#Beattheblock: Tip 2 – Routine is your friend

Welcome back to#BeattheBlock

Today’s rule: Routine is your friend.

You read it all the time in writing advice blogs. Write for at least two hours a day. Cue delirious laughter. Yes thank you Mr King, might we remind you that you sit around all day and your day job is writing. Two hours a day to you is easy. I, however, am juggling family, a full time job, a blog, studying for an important qualification, an attempt at a social life and you know, sleep. I am lucky if I have ten minutes to throw together some food, nevermind block out two hours a DAY to write.

For most people, two hours a day is a pipe dream. Least it is for me. And the reason can be summarised in a nice, simple four letter word. Life. Life has this magical talent of getting in the way of a lot of things. Today’s advice is simple, embrace that. Don’t try and stop it getting in the way. You’ll end up stressed, everyone you know will hate you and when you take ten minutes to take stock, you’ll realise you’ve achieved even less than you had planned to in the first place. If you try and squeeze writing in whenever you have ten minutes, you’ll never find those ten minutes. Life will get in the way. It does that.

So have a routine. For some people its getting up an hour early (my idea of hell) to write for an hour before they get to work. For others I know, its blocking out Sunday afternoon (while the husband is watching the football and the kids are round at their friends). Me personally, it is my lunch hour. I plug myself in, get out a pen and paper and ignore everyone for an hour. (Fair warning, this option may result in your colleagues thinking you are a tad weird, what with the talking to yourself, miming out fight sequences and those few words they read over your shoulder that give them cause to worry about your mental state). But the point is, it happens every day. Everyone I work with knows that that is my writing time. And more importantly, so does my brain. Even if I sit there for the entire time on Pinterest looking at pictures of Colin O’Donoghue (hubba hubba) and calling it character research or just staring out of the window as I try to make sense of my latest plot disaster, it is progress. It is time my brain knows is dedicated to writing.

If you wait for inspiration to strike, you could be waiting a long time. It is our excuse as writers. “Why haven’t you finished your book yet Maxi?” *shakes her head in sadness* “Writer’s block.” Writer’s block exists. I used to think it was a state of mind but it isn’t. Sometimes, you just get stuck. The problem I always had was getting unstuck. Not because there wasn’t a solution but because I never gave myself time to think myself out of my problem. If you have a routine, you don’t feel guilty when you do spend that hour just thinking. Sometimes as writers we need to get lost in our own minds. We need to dedicate the time to thinking around the block until we can see a new path. Sometimes thinking is the most productive thing we can do. So give yourself time to do it.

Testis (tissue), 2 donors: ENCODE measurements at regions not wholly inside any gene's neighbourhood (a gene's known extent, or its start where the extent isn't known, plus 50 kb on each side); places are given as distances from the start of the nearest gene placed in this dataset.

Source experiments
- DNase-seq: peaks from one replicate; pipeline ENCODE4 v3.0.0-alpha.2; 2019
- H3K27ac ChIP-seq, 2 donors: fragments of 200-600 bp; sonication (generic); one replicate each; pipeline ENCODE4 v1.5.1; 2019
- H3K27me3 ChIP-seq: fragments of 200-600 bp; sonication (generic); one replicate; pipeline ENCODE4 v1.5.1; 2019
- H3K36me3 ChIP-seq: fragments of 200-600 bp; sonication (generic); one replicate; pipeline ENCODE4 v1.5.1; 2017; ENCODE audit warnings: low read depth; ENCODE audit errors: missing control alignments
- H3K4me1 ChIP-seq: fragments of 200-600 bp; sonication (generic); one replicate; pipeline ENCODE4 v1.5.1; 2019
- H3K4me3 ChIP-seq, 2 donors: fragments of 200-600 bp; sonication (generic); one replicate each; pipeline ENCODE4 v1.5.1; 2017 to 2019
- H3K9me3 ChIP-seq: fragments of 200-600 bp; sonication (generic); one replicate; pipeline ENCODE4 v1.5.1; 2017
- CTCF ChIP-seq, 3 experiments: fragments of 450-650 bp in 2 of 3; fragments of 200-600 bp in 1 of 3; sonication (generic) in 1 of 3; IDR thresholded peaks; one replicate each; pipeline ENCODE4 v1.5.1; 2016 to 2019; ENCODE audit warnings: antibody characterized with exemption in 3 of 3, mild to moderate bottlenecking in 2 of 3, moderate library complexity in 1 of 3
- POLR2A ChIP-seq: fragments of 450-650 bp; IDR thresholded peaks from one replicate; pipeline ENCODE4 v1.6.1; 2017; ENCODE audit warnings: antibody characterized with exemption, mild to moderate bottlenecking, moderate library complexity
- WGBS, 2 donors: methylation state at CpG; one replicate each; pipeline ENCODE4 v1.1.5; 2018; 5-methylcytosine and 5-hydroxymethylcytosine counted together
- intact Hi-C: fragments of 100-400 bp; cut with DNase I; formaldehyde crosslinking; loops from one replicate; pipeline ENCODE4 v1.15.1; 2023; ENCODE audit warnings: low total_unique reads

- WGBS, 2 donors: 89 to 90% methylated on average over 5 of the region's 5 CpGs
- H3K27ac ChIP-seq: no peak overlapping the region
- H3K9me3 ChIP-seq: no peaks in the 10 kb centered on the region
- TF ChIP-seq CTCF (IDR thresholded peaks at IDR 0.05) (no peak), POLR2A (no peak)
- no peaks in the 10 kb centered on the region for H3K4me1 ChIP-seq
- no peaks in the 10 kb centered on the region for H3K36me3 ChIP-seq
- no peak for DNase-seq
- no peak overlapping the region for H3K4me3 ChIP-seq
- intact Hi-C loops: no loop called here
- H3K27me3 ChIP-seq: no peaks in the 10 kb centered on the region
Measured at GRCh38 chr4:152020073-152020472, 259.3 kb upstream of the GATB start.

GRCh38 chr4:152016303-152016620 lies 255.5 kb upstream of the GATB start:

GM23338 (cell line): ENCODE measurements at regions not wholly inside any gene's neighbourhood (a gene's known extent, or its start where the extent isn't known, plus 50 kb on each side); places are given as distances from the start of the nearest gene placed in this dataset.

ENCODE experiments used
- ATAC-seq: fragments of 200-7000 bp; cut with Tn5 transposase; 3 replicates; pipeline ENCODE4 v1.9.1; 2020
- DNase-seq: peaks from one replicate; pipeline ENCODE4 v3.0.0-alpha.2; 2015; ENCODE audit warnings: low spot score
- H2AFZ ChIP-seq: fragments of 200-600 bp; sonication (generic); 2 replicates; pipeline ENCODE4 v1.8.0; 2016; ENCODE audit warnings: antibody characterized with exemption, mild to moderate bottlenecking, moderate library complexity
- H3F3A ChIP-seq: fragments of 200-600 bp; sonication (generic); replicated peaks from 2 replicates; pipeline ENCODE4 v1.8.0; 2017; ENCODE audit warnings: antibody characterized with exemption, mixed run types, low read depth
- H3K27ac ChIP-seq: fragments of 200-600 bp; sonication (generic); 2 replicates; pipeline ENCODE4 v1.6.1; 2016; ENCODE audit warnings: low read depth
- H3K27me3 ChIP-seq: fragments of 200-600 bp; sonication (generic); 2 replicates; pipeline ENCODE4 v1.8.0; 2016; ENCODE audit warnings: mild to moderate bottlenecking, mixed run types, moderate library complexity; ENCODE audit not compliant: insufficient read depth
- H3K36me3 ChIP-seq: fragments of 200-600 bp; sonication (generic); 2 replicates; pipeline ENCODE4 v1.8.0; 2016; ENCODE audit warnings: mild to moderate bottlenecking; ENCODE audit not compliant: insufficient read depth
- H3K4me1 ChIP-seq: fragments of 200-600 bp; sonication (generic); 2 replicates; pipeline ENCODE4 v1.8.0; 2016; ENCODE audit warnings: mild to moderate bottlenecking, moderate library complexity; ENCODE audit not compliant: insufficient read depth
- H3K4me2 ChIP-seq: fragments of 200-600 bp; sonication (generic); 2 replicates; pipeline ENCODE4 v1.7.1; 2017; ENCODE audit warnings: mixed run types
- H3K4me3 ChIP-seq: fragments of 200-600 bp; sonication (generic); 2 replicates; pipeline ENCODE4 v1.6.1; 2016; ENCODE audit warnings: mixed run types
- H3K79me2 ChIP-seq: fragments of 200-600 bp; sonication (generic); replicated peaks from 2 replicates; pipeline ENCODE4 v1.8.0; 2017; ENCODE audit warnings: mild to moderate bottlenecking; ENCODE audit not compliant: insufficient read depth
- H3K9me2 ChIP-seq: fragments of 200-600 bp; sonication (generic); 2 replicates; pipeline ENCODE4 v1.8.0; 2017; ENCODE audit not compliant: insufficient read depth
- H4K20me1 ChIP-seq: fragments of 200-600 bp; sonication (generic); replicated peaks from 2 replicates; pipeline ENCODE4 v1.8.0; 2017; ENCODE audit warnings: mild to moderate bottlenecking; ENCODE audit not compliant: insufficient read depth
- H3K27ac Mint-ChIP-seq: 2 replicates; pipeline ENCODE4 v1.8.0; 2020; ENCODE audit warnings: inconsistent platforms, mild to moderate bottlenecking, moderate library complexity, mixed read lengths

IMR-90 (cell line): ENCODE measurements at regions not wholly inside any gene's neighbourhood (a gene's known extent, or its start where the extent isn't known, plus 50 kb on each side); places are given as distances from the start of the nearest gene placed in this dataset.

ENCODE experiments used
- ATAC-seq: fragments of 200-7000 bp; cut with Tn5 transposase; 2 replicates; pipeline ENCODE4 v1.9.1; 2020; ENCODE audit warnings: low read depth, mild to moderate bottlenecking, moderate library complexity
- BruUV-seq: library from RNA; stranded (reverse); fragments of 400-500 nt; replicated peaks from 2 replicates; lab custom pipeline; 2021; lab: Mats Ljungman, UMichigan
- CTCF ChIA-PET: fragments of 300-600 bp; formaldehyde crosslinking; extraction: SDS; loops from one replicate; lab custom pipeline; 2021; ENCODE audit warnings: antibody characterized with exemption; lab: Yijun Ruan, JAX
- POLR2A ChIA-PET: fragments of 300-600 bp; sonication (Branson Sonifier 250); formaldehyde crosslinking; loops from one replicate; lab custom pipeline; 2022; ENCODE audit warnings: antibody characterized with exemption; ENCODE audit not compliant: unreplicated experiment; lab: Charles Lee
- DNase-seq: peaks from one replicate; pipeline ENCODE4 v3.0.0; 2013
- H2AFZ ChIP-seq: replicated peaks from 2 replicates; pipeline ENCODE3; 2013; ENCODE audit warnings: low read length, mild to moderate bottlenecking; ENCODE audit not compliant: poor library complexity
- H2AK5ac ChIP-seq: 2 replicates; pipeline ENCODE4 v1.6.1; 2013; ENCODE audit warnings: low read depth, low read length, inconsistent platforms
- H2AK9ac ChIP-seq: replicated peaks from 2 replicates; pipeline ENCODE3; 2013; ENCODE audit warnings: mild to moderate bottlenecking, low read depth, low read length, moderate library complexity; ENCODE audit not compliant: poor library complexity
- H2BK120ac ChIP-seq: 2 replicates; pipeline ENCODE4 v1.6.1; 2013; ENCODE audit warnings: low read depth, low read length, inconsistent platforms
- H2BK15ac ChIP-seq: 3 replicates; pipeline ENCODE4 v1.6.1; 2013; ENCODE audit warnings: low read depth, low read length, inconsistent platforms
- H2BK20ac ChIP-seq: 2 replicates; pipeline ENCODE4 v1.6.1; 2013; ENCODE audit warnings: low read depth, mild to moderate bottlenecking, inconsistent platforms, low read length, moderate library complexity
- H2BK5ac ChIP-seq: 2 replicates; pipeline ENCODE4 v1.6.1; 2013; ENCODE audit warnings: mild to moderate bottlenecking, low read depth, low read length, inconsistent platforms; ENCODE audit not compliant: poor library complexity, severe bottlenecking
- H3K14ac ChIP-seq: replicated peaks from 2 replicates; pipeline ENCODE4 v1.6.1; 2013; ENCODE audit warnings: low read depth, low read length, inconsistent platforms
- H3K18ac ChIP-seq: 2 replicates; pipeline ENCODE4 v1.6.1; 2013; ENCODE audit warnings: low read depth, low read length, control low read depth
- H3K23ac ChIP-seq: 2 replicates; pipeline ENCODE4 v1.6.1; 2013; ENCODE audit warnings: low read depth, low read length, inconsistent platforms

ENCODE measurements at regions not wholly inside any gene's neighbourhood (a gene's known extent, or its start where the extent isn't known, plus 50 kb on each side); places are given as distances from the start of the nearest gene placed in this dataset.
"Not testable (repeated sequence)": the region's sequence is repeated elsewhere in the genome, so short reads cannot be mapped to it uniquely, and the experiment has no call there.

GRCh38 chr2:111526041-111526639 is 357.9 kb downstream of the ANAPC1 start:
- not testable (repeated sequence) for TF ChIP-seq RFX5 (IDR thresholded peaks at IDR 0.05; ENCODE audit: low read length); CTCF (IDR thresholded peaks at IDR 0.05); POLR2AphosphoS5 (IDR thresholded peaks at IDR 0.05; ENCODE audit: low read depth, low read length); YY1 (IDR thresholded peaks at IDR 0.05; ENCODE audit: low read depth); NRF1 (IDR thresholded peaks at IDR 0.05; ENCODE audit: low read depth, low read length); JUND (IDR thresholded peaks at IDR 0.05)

#BeatTheBlock. Tip 1: Keep it varied.

Welcome to my new set of posts dedicated solely to the avoidance and thereafter beating of the dreaded ‘writer’s block’. I am a serial blocker. I allow those two words to stop dead important projects and keep me from reaching deadlines. But today I declare war on this plague on Writer’s Isle. I’m turning the tables. I’m going to #BeatTheBlock.

So today is lesson one. Keep it varied.

There is common advice given to writers to not project jump. That if you do you’ll never finish anything.

Only half true.

We are writers because our brains don’t work like other people’s. They run at a million miles an hour. They live in worlds that don’t exist. They have full and coherent conversations with people that aren’t real. And they consider all of the above completely normal. The above advice is good. It is very true that if you spread yourself too thin you won’t complete anything because… well… time for a start.